• memory made in the city/countryThis would have to be my wedding day in 2009. We married in one of the most beautiful churches in town, Katarina kyrka, and had our reception on one of the most beautiful hills and location, Fåfängan, in all of Stockholm.

There’s a ton to do in town for every taste. The thing Lola wished people did more in Stockholm was actually say “hello” when they pass you by or acknowledge others with a “how are you doing?” (in Swedish of course!). This is one of the main things I miss about the US. This casual cordiality.

Sweden is a whole lot more diverse than the American media portrays it to be and local Swedes come in very shade, color, and creed.

Like many of us who have traveled outside of the U.S., Lola dislike when the media perpetuates this “tall-blond-blue-eyed” utopia, using that clichéd image as the “standard of beauty”, and reporting anything different from that which inhibits its space as threatening that Nordic ideal.


A Typical Day and Meeting the Locals

Lola tells us:

“There really isn’t a typical day for me since I truly enjoy being a freelancer. The weekdays start with daycare and ends with picking them [the children] up from daycare. Everything else in-between those key times and afterwards are super fluid and dynamic. Anything from several client meetings to running around town on assignments and photo shoots to sitting at the laptop and cranking out work. I also travel a lot since I specialize in travel, culture, and lifestyle so what I described above is when I’m not on the road.”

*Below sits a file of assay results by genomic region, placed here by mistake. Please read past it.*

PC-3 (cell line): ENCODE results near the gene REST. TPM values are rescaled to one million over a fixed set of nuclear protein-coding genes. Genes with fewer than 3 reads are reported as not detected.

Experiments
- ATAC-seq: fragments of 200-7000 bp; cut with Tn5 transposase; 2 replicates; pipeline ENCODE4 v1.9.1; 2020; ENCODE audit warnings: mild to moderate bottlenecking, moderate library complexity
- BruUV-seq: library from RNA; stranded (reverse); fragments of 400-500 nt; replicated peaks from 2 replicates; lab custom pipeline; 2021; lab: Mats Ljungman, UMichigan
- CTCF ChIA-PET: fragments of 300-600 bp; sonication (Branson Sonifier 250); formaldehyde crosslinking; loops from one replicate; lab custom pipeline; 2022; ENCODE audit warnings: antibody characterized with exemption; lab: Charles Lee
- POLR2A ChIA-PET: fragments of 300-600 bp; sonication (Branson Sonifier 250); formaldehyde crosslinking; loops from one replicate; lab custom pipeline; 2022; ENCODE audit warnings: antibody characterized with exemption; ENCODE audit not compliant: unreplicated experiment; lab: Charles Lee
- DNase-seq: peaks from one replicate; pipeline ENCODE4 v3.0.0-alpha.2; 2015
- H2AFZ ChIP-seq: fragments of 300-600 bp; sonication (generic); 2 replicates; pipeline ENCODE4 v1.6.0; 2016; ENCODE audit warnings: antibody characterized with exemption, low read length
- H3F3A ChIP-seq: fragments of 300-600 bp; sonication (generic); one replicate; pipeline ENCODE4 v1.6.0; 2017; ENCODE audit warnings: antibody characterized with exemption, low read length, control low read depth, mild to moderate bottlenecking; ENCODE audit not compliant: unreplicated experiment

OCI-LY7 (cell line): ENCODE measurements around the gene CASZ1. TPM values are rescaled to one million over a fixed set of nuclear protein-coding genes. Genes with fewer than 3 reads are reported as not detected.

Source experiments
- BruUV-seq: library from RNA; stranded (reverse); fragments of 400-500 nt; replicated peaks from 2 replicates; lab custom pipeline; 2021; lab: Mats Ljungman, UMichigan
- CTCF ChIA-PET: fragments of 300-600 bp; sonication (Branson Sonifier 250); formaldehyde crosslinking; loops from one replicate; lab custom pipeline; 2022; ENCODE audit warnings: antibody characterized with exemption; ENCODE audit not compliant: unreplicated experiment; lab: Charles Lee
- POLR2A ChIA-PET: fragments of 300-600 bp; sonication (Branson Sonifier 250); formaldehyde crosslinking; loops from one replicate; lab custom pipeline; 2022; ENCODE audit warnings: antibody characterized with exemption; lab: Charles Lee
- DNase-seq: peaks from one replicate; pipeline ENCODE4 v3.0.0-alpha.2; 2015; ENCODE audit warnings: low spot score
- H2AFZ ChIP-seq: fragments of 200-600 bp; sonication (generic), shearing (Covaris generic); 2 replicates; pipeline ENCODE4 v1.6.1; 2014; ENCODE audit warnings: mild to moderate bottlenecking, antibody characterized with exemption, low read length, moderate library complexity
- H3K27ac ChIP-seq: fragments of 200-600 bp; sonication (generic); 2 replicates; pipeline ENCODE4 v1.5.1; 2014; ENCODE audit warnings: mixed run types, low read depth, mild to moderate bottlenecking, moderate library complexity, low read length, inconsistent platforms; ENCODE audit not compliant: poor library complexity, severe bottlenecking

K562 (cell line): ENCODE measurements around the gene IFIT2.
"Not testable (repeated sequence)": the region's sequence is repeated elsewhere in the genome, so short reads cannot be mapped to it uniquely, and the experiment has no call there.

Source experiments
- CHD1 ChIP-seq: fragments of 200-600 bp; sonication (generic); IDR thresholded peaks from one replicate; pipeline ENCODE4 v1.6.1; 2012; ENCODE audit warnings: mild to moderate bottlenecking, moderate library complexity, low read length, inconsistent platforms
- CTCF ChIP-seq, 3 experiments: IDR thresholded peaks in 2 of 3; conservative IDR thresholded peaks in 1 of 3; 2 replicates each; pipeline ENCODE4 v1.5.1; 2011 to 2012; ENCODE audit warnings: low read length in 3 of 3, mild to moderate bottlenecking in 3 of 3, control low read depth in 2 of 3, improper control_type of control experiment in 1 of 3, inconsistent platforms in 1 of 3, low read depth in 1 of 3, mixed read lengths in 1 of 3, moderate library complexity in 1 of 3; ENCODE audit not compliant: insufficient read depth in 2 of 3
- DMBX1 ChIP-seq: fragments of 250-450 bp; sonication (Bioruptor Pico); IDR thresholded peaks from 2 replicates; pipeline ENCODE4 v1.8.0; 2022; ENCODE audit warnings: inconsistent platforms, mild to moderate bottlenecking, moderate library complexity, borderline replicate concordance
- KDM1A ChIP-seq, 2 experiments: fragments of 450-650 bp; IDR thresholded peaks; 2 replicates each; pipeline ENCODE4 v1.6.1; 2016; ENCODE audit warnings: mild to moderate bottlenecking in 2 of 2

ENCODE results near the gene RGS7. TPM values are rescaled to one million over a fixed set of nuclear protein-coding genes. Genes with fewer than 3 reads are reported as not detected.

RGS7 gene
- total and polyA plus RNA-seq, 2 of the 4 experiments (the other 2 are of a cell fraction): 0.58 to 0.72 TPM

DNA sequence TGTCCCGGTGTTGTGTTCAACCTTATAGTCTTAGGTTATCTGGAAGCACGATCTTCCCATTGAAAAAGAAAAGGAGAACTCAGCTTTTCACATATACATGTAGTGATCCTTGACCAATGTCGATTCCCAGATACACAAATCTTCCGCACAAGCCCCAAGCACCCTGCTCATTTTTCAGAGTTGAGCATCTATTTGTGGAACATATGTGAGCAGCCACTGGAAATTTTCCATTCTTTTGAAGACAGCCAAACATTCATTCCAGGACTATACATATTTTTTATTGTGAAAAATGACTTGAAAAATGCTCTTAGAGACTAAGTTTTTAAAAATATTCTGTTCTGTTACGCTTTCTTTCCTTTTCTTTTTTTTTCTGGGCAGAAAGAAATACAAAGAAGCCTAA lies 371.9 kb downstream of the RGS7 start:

small friends

Photo Credit: Lola Akinmade Åkerström

“I often say Sweden is the most open society run by the most private, closed people. Meaning you can move here and society as a whole is more or less tolerant but it would be difficult to find local friends who are ready to invite you into their lives. This can be disheartening for a lot of expats who move are in the hopes of making Swedish friends right away. But take heart! There are tons to social groups you can join. Peruse the Meetup Stockholm community for various activities that interest you is a good place to start.  There are tons of expat groups by nationality such as the American Club of Sweden which you can join as well.”


Words of Wisdom

Do your research and be prepared. Don’t move without some form of anchor on paper – whether it be school, work, or love.

We totally agree!!


Want to Learn More about LIVING IN STOCKHOLM, SWEDEN, follow Lola Akinmade Åkerström through her site, Slow Travel Stockholm.

Facebook: https://www.facebook.com/SlowTravelStockholm    

Instagram: https://www.instagram.com/lolaakinmade 

Blog: http://www.slowtravelstockholm.com  

Twitter: http://www.twitter.com/SlowStockholm